You can say that “labels are for jars,” and I would much rather just talk about the music than lump it into categories, but sometimes you just have to generalize. So there's that whole chillwave phase what with Toro y Moi, Washed Out, Memory Tapes, and others spearheading the quite literally “chill,” dreamy, slow lo-fi that's perfect as a blissful soundtrack to high times at the beach. But with Toro y Moi's new album spearheading a new direction into the forays of live-instrumentation and funk, it seems to have lost some of the luster that made it so fashionable last year. Pitchfork probably would call it “dead.” But it's not dead, it's a genre, and even though I dig chillwave, I'm gonna talk a little bit about it's cousin. Maybe it's more of an evil twin, but either way it's being dubbed the inane name of “witch house.” It's the dark side of chillwave; super-slowed down electronic with drippy synths, a notable dirty Southern rap accent, and a load of weird, creepy sounds that just have to have been sampled from horror films. The big guns here are Salem, Balam Acab, and oOoOO (props to anyone who can think of another band/artist's name that's longer than “xx” and consists of only one letter). There's also this bro who goes by the symbol of a triangle. With two crosses on either side. Or something. Anyway, I got kinda turned off by Salem because their live show is so mind-numbingly awful so I proclaim this oOoOO thing king of “witch house,” as much as it pains me to use those two words. I recommend taking in his oOoOO EP as a whole, but if you're not gonna download it, at least listen to “Hearts,” which is oOoOO at his best. It bridges contemporary hip hop with its share of snaps and claps, and drugged out, depressing electro-goth. A forlorn, fairly monotone female voice gives it some personality, sounding as if this is the last song she'll ever sing, and it gets a little funky with a bassline that's a departure from his other stuff, but it's still otherwordly with synths that dizzily twist and turn and writhe around your head as you get transported to some unknown place in the dark of the night. Call it a party song for the apocalypse, where you chill with people that look like that thing on the EP cover. I shouldn't quote YouTube, but after reading this comment under the “Hearts” clip I just felt compelled: "this song is so fucking good i'm hosting a halloween party this year where all we do is cocaine and listen to this song on repeat and what's the spookiest booze..? VODKA AND BLOOD. you're all invited." oOoOO, look what you've done to these people. Now where's my invitation?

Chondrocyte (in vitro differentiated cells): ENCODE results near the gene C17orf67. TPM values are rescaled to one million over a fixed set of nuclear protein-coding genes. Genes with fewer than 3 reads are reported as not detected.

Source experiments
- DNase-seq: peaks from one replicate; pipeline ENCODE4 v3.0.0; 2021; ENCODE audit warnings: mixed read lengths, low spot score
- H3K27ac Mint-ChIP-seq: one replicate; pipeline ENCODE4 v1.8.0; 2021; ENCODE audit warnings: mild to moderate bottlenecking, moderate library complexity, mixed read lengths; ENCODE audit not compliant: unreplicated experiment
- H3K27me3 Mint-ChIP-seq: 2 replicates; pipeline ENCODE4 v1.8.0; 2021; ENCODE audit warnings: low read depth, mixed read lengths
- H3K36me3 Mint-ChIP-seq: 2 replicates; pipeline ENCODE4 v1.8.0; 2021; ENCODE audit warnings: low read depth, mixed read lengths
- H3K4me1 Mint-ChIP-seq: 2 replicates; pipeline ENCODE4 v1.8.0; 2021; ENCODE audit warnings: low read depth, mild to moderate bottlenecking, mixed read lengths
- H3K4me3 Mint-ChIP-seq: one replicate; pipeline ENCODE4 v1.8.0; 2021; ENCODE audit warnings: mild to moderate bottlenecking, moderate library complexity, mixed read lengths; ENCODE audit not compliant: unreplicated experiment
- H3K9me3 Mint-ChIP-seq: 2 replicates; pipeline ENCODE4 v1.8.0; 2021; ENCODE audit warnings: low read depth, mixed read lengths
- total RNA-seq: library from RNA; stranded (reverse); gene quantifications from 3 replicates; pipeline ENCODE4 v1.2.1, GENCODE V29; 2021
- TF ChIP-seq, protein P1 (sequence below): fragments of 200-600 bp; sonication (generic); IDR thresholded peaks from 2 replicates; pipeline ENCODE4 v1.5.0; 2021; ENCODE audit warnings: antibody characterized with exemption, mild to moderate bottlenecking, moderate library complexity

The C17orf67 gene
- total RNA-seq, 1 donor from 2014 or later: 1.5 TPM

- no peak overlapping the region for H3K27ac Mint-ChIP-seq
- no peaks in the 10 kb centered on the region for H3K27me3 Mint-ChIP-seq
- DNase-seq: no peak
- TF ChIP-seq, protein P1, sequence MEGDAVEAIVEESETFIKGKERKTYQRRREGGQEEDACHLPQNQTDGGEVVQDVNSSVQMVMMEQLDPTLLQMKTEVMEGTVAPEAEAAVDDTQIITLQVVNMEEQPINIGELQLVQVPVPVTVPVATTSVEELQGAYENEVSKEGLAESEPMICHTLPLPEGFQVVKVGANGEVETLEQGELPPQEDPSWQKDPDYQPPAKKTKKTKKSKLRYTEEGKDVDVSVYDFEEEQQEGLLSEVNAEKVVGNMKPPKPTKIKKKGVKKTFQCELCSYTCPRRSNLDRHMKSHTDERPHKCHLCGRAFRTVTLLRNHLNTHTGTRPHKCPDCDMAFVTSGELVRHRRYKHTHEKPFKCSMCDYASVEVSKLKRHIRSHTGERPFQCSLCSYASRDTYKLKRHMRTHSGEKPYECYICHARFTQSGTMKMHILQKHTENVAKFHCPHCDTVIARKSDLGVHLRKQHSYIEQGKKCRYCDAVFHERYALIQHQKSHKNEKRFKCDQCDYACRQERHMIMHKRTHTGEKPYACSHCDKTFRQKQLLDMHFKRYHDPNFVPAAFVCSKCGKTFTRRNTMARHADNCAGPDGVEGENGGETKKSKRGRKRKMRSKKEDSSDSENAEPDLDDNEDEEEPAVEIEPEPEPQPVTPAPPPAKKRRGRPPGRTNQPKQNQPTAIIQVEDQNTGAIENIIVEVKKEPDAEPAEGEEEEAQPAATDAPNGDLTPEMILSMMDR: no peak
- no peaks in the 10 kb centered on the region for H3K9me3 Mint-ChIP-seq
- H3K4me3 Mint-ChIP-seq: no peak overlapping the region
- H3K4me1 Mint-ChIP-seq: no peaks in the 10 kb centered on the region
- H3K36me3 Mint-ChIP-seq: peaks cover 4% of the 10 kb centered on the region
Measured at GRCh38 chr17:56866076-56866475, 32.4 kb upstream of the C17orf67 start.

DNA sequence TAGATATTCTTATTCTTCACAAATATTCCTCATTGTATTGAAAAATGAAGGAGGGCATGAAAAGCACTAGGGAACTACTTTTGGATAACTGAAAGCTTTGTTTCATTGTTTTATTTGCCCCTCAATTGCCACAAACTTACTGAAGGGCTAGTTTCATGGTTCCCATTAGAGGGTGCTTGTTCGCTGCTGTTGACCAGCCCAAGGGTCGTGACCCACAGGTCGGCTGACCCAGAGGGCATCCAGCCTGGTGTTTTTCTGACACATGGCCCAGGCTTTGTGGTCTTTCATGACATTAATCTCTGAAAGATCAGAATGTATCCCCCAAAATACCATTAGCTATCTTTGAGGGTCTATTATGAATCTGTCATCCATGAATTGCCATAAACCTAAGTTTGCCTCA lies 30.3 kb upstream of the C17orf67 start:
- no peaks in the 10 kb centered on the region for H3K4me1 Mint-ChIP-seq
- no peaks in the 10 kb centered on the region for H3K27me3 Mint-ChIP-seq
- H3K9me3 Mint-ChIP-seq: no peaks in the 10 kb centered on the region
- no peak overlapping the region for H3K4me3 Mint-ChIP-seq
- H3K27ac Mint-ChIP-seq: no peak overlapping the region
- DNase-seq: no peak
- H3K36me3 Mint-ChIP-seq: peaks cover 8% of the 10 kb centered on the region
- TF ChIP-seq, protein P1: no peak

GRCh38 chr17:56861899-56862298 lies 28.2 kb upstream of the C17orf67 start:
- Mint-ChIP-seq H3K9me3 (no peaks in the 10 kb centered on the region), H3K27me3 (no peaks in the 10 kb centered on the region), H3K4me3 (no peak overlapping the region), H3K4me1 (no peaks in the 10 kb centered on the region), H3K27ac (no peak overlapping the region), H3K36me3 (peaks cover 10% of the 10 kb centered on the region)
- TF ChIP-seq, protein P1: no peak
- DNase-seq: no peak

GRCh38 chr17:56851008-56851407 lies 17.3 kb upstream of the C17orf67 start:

Download oOoOO EP